DLR, the German aerospace centre, has announced the first flight of the experimental HY4, billed as the world’s first four-seat passenger aircraft powered solely by a hydrogen fuel cell system. The 15-minute test flight took place at Stuttgart Airport on 29th September.
The HY4 was developed by the DLR Institute of Engineering Thermodynamics together with partners Hydrogenics, Pipistrel, H2FLY, the University of ULM and Stuttgart Airport. DLR researchers were responsible for developing the hydrogen fuel cell power train and installing it in the aircraft. The twin-fuselage airframe is based on Pipistrel’s Taurus G4 electric aircraft, a technology demonstrator originally built for the NASA Google Green Flight Challenge 2011.
The power train consists of a hydrogen storage system, a low-temperature hydrogen fuel cell and a battery. The fuel cell converts hydrogen directly into electrical energy. The only waste product from this process is water. An electric motor uses the power thus generated to propel the aircraft.
A high-performance lithium battery covers peak power loads during take-off and when climbing. If the hydrogen required for the fuel cell is generated via electrolysis using power from renewable energy sources, the HY4 can fly without generating any emissions at all. The aircraft is operated by the DLR spin-off H2FLY.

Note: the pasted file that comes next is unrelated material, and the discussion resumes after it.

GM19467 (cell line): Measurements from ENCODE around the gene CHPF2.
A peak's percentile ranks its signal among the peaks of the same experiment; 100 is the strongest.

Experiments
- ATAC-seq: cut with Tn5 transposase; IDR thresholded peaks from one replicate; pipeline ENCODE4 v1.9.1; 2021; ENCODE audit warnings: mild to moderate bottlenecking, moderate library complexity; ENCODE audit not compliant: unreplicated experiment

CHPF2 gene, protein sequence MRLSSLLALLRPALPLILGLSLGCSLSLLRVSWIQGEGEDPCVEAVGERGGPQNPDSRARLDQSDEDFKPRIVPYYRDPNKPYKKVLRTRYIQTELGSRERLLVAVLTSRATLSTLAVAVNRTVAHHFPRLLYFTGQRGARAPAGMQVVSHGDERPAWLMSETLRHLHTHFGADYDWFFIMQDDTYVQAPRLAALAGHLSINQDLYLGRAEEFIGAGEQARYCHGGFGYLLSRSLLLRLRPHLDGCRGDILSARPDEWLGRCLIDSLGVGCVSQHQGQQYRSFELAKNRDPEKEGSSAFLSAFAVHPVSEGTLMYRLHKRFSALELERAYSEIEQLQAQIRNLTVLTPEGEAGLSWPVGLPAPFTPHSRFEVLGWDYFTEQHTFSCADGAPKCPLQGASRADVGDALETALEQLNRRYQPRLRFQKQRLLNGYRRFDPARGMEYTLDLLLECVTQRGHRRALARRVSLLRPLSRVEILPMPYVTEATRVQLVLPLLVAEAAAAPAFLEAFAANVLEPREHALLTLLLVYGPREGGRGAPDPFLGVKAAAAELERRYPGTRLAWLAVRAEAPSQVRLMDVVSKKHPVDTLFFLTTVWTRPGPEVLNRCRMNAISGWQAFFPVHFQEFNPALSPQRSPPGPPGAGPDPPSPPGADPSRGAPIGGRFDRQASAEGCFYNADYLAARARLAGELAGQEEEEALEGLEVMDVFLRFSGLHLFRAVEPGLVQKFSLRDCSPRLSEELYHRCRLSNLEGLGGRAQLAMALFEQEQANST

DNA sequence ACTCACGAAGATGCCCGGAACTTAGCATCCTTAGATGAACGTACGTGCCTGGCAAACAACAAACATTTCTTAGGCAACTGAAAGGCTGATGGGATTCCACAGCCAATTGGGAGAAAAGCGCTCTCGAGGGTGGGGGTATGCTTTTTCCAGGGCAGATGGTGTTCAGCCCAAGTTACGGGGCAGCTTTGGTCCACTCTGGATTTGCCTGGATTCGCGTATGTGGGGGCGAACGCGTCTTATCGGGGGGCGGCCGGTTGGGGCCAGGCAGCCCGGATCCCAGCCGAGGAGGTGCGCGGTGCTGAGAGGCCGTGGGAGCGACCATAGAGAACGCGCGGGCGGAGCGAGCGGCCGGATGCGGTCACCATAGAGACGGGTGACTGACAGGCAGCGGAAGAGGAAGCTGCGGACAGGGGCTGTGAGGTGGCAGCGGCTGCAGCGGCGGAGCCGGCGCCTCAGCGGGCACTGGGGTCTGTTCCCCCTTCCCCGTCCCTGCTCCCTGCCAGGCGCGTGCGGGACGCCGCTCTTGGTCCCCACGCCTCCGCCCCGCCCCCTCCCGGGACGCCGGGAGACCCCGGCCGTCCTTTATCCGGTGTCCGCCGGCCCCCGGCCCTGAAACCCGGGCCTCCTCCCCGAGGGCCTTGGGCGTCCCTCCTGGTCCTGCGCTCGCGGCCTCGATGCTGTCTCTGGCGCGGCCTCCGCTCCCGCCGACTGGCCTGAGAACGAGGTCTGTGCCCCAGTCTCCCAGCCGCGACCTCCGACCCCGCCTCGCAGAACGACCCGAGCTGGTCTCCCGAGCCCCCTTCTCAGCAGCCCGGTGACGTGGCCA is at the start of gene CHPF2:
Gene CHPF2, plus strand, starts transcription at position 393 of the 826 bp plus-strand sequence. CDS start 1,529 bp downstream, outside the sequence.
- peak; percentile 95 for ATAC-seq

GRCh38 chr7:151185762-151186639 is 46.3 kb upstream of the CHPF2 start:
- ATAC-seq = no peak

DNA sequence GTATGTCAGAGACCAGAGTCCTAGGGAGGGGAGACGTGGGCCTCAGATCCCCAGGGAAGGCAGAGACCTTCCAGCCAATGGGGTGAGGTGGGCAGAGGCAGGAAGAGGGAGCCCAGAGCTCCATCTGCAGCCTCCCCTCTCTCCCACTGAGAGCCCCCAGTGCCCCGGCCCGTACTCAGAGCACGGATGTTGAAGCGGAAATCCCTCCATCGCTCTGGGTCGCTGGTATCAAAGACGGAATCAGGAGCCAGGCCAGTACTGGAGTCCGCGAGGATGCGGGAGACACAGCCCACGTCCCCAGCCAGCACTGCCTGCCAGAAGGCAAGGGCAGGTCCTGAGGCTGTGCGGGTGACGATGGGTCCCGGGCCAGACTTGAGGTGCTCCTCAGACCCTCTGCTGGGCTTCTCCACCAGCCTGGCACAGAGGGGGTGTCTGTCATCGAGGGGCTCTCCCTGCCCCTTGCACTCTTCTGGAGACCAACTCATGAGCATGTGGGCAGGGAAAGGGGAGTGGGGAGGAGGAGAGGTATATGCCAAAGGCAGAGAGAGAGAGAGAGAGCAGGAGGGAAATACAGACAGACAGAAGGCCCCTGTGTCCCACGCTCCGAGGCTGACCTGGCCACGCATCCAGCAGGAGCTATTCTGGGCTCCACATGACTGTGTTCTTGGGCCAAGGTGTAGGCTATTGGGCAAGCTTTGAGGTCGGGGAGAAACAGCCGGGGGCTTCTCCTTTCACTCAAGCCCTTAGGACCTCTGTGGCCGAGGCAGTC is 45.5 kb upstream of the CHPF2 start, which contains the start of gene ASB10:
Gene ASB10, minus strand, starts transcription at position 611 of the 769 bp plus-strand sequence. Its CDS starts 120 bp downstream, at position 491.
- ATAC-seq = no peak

André Thess, Head of the DLR Institute of Engineering Thermodynamics explains that the goal is to further improve the fuel cell power train and, in the long term, use it on regional aircraft with up to 19 passengers. DLR is currently involved in electric aviation together with industry partners Airbus Group and Siemens, as well as 20 university institutes and Helmholtz centres as part of the Helmholtz Association's DLR@Uni Electric Flight initiative.
The HY4 has a motor output of 80kW, a maximum speed of approximately 200km/h and a cruising speed of 145km/h. Depending on speed, altitude and load, it can achieve a range of between 750 and 1,500km. The maximum weight of the aircraft is 1,500kg.